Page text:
Track Circuit Training

Lab will consist of a variety of forms of circuit based training, including a mixture of light running intervals, medicine balls, core, general strength, heavy sled pulls/pushes, and plyometrics.   Some circuits will involve equipment, while others will involve no equipment at all to demonstrate that aerobic, anaerobic, and strength training can be done anywhere at any time.  This lab meets on Greene Track.

 

Triathlon (basic swim ability required)

This lab is intended for students with an intermediate to advanced level of fitness. Students will develop skills related to the three disciplines of a triathlon race: swimming, cycling, and running.  All standard triathlon race distances will be covered in the course (Sprint, Olympic, Half-Ironman, Ironman distances). In addition, the concepts of training periodization, weight training, mobility/flexibility, and nutrition as they relate to triathlon will be explored. At the conclusion of the semester, students will have developed the appropriate fitness level and knowledge to complete a sprint distance triathlon.  It is recommended that students registering for this section have access to a bicycle.*

 

Walk/Jog

Students will assess their cardiovascular fitness levels at the beginning of the semester and then set goals to improve as a result of the implementation of walking and/or jogging (as well as participation in outside class cardiovascular activities they enjoy) to develop the cardiovascular component of their physical activity program.

 

Weight Training

Includes instruction on basic weight training techniques, muscle groups, safety considerations, and an introduction to a variety of different types of lifts and exercises to develop the resistance component of their balanced physical activity program.

 

West Coast Swing Dance

This course will focus on the world's most popular couples' dance, West Coast Swing. It is a true usable dance anywhere you go. Students will learn the core patterns of the dance and also the connections necessary to establish a great partnership on the dance floor and with the music. Additionally, students will learn to creatively use movement to carry on a "conversation" with their partner. The course is designed to improve physical health, mental health, and communication skills while learning social dance skills that are applicable to all life circumstances. It's a fun and exciting way to express yourself while improving cardiovascular endurance. No prior dance experience necessary.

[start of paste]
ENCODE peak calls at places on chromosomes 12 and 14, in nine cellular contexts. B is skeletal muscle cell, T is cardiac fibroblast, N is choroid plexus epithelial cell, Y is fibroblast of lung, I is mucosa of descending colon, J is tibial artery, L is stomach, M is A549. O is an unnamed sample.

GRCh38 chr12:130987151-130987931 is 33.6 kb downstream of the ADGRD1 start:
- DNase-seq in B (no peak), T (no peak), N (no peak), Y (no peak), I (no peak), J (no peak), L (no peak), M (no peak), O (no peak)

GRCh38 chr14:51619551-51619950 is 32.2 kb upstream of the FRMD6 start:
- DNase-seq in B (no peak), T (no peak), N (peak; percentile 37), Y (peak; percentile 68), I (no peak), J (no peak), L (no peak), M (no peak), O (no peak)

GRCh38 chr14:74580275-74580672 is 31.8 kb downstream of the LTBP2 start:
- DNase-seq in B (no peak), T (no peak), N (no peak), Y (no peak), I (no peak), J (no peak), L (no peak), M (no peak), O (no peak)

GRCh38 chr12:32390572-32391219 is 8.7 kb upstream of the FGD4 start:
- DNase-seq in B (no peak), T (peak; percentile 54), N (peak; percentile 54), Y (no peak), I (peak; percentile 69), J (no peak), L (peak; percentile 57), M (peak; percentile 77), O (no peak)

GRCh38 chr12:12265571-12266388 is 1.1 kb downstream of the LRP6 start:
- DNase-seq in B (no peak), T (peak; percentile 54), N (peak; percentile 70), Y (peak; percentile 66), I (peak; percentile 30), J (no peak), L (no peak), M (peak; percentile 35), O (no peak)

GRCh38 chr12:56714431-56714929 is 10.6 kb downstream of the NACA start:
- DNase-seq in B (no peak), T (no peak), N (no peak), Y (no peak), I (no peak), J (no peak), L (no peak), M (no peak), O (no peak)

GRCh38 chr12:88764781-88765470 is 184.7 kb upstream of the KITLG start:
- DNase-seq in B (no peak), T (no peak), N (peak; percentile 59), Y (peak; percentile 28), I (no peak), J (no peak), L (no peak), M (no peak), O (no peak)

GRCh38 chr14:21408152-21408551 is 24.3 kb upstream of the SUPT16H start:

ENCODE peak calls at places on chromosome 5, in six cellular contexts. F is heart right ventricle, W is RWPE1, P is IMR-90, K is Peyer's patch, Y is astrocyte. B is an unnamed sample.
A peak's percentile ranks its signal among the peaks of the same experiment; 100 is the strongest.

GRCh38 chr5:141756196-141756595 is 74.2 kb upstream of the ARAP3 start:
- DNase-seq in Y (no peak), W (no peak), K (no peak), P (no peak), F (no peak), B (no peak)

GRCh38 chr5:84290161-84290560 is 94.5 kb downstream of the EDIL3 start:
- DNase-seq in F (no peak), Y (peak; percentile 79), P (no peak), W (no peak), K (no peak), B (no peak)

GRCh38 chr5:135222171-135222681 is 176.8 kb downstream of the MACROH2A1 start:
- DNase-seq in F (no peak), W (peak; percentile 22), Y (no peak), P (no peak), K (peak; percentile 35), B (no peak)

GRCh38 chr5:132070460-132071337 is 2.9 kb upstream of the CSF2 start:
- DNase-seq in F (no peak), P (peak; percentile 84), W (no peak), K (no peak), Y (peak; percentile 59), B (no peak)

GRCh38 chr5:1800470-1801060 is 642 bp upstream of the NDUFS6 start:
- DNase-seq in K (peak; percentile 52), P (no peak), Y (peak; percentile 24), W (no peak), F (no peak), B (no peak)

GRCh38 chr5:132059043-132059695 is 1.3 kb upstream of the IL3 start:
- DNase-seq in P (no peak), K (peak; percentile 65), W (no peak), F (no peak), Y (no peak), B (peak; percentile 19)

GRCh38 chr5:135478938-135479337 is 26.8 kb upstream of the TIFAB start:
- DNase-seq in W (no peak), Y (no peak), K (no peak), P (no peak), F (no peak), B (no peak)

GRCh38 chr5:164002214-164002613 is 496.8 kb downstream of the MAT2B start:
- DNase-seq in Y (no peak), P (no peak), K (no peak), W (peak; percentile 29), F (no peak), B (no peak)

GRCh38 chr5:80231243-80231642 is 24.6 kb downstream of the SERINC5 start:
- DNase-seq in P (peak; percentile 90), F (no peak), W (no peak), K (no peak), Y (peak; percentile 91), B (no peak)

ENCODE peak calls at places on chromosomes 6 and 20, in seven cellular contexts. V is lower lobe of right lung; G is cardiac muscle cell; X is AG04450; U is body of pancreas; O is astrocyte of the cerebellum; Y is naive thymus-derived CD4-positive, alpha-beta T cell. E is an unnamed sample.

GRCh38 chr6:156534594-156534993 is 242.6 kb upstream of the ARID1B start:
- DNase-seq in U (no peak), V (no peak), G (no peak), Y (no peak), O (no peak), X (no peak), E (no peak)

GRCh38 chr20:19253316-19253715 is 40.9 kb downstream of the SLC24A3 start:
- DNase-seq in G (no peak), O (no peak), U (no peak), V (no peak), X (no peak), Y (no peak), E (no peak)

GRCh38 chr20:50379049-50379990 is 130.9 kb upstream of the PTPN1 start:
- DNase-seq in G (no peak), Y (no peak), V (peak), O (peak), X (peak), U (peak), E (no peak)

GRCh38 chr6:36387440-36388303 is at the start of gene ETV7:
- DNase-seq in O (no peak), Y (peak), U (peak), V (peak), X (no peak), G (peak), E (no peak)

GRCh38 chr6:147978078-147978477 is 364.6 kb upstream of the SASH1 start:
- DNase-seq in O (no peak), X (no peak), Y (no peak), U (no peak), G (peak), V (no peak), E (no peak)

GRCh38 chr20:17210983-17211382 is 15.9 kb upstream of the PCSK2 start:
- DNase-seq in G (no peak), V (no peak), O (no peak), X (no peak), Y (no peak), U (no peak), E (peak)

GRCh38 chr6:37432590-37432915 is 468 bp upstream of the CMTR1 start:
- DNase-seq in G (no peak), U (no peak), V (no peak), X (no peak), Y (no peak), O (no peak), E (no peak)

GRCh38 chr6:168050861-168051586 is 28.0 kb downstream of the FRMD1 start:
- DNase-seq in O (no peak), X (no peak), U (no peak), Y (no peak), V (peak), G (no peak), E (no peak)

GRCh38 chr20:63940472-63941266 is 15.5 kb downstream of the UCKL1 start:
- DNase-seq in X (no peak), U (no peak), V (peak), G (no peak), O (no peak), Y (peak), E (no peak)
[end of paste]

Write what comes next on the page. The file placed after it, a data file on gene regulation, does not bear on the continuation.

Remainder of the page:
Yoga

This yoga lab will explore various practices of yoga, including physical and philosophical.  This class will move through a vinyasa practice and will include power, yin, and restorative yoga.  Because the class is credit bearing, there will be an expectation to not just participate physically but to also explore yoga through an academic perspective.  Through this class, students should expect to become acquainted with Sanskrit and basic yoga philosophy.

 

Yoga Flow

The objective of this lab section is to give students a more comprehensive experience than what is found in a studio based or gym based yoga class. This class is appropriate for both beginner and advanced yoga students.  Students will learn alignment principles in order to practice safely in class and in the community. The class will include breath work, physical postures, and meditation, while discussing how to incorporate the physical, emotional, social, intellectual, and spiritual dimensions of wellness into a yoga practice.

Yoga Practice and Philosophy

Yoga is more than holding poses and twisting into funky shapes on a mat in a sweaty gym.  When yoga originated approximately 5,000 years ago in India, ancient yogis weren’t practicing physical yoga much. Though they did hold poses, what they considered asana (physical yoga) is very different than the yoga we practice today. Most importantly, their practice had little to do with working out. Instead, ancient yogis’ practice of yoga sought to find Oneness—to unite the mind, body, and spirit. In fact, the word yoga stems from the Sanskrit word yuj, which means to yoke or to bring together. This extended 100-minute class will meet once a week to explore the various facets of yoga. In addition to physical yoga, students can expect to learn Sanskrit language and chanting, canonical yogic texts, meditation, and the tenets of yogic philosophy. This class is geared for students who are serious about not just studying yoga, but also living it on and off the mat.